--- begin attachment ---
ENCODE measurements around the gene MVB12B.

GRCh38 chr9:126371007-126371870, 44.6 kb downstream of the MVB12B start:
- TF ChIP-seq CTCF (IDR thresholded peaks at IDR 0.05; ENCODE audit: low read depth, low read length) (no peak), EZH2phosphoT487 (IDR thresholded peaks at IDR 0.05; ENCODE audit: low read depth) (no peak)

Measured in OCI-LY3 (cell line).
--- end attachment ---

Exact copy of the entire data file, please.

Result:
ENCODE measurements around the gene MVB12B.

GRCh38 chr9:126371007-126371870, 44.6 kb downstream of the MVB12B start:
- TF ChIP-seq CTCF (IDR thresholded peaks at IDR 0.05; ENCODE audit: low read depth, low read length) (no peak), EZH2phosphoT487 (IDR thresholded peaks at IDR 0.05; ENCODE audit: low read depth) (no peak)

Measured in OCI-LY3 (cell line).